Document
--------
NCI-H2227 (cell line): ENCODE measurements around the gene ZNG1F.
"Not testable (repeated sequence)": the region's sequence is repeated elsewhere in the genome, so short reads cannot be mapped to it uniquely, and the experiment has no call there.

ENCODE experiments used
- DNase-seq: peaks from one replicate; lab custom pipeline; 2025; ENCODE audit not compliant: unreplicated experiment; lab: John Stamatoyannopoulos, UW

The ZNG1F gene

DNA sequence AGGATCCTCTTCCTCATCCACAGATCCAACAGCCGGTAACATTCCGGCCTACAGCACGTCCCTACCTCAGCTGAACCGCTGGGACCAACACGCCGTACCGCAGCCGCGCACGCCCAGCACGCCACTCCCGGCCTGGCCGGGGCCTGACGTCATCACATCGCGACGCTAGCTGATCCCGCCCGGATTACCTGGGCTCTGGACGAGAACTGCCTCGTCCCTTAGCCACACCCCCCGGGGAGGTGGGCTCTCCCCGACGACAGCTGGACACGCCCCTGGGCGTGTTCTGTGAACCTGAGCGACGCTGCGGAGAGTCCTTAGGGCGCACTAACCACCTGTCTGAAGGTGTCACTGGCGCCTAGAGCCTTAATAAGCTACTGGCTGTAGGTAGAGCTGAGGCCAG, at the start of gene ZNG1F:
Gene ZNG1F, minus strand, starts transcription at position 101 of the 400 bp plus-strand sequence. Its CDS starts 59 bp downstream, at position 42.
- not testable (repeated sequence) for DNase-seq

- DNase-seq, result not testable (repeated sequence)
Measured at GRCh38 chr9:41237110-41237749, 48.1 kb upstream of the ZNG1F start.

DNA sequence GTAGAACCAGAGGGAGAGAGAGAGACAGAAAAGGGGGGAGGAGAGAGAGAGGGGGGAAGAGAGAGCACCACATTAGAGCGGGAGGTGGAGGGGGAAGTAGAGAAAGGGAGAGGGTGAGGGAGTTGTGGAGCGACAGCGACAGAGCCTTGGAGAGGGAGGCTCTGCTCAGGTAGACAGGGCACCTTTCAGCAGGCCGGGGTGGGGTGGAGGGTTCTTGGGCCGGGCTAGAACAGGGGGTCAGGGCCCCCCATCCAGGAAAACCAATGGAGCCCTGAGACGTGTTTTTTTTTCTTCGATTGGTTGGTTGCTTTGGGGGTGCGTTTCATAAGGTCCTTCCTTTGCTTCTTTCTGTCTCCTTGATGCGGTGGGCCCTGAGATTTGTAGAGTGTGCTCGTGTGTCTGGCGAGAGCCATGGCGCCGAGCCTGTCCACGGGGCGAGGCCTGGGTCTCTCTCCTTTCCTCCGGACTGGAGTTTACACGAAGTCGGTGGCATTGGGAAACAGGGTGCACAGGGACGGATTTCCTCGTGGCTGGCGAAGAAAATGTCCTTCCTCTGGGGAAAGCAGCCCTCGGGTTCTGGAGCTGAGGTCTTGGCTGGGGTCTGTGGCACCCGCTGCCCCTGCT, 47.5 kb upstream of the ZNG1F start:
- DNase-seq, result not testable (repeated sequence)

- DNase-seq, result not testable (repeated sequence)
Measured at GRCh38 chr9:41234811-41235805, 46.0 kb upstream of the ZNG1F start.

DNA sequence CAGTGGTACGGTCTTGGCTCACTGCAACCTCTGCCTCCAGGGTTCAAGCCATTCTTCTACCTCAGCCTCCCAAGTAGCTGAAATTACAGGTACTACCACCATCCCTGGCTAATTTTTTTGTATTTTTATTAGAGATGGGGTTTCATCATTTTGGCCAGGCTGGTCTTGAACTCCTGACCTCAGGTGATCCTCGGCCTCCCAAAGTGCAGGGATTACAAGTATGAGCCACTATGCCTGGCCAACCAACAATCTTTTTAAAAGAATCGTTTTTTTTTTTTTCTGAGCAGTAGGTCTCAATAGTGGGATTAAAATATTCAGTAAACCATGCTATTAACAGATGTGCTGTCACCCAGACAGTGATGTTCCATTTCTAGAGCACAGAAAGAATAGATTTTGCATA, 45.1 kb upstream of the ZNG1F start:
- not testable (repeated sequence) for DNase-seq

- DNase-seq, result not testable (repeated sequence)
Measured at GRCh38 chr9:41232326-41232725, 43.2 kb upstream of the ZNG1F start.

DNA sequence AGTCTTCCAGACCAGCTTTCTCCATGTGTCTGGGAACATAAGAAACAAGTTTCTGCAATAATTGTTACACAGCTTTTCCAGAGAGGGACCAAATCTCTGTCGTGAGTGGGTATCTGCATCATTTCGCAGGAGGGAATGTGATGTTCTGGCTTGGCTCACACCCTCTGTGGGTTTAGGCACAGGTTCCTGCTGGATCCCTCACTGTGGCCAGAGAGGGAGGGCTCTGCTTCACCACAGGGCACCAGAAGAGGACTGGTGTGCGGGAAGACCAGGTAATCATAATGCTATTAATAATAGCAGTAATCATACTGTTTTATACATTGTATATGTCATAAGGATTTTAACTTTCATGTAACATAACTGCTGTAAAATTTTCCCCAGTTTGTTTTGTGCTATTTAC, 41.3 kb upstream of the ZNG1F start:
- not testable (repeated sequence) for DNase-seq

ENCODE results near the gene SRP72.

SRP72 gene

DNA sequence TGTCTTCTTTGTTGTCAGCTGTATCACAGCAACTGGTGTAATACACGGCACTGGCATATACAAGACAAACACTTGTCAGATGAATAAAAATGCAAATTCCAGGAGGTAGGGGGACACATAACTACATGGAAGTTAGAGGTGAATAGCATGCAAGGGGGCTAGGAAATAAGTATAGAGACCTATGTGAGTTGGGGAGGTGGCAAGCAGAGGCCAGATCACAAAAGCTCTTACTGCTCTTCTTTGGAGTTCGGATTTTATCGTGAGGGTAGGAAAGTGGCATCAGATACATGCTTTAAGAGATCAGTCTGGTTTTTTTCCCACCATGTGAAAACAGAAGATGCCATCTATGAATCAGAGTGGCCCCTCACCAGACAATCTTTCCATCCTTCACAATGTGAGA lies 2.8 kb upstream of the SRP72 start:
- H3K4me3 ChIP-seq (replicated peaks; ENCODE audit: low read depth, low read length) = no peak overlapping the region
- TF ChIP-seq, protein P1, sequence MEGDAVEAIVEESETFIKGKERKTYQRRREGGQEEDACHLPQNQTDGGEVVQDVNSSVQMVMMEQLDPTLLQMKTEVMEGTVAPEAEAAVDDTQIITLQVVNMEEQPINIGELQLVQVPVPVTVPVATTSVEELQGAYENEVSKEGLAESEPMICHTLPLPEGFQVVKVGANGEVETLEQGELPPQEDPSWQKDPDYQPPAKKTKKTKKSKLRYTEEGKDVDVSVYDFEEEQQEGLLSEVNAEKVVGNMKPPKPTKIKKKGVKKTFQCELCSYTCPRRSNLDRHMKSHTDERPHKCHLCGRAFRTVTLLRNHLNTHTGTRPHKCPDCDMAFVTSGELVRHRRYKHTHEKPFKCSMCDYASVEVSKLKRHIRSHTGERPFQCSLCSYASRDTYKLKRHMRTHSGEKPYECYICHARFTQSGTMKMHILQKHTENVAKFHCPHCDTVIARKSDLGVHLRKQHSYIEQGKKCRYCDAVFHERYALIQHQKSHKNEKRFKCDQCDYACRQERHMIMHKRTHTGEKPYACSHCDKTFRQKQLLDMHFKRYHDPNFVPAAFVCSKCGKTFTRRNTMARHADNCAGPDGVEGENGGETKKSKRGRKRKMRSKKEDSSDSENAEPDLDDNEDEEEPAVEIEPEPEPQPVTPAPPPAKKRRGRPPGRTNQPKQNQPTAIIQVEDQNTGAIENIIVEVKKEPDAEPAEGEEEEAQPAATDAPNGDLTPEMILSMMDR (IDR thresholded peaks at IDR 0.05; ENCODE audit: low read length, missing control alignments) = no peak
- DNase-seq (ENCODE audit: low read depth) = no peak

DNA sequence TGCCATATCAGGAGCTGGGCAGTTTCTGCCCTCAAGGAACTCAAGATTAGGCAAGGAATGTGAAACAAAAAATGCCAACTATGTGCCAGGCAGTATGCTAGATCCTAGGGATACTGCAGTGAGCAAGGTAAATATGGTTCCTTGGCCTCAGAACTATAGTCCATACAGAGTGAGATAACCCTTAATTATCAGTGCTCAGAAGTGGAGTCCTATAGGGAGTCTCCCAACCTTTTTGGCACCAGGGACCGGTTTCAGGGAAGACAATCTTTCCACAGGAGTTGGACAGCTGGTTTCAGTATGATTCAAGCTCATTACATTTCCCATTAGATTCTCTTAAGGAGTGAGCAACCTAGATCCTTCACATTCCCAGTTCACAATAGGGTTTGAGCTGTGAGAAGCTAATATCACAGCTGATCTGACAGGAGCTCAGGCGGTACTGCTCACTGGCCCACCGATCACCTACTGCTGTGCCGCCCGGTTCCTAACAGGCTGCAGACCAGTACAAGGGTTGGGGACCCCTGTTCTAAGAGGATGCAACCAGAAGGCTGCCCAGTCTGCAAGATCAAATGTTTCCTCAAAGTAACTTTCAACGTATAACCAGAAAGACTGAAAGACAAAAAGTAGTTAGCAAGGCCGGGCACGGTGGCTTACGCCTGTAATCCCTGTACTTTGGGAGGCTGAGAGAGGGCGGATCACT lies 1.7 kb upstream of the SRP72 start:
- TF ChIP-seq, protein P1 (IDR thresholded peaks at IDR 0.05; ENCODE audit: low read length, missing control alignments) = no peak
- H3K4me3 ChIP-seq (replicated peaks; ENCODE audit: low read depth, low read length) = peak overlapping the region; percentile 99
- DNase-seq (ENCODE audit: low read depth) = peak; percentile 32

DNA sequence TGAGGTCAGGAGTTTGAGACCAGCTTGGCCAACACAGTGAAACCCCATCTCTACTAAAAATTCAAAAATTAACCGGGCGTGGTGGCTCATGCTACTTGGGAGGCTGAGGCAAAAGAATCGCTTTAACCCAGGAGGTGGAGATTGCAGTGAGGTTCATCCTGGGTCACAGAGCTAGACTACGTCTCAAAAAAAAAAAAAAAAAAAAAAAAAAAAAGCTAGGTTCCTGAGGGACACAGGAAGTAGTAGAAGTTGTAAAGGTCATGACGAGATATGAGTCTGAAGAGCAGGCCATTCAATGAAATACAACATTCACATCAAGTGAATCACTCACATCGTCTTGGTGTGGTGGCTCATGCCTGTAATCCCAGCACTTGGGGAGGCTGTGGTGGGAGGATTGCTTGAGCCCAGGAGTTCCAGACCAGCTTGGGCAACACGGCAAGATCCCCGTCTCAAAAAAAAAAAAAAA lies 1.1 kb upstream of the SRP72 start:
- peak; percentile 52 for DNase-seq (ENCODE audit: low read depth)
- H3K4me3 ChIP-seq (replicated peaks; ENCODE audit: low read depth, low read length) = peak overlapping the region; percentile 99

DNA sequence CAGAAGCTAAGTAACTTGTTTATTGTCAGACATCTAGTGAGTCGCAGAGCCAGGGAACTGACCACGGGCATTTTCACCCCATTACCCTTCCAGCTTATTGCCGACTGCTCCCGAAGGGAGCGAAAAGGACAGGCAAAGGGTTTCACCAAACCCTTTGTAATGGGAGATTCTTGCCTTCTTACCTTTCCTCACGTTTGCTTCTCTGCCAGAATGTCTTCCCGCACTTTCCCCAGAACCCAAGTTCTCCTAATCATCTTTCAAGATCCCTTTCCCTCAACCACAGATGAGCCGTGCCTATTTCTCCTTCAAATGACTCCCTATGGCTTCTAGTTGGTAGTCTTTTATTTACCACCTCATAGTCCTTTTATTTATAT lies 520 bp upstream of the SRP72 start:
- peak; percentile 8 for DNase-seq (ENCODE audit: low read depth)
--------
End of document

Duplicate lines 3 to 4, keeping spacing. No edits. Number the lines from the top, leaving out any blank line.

ENCODE experiments used
- DNase-seq: peaks from one replicate; lab custom pipeline; 2025; ENCODE audit not compliant: unreplicated experiment; lab: John Stamatoyannopoulos, UW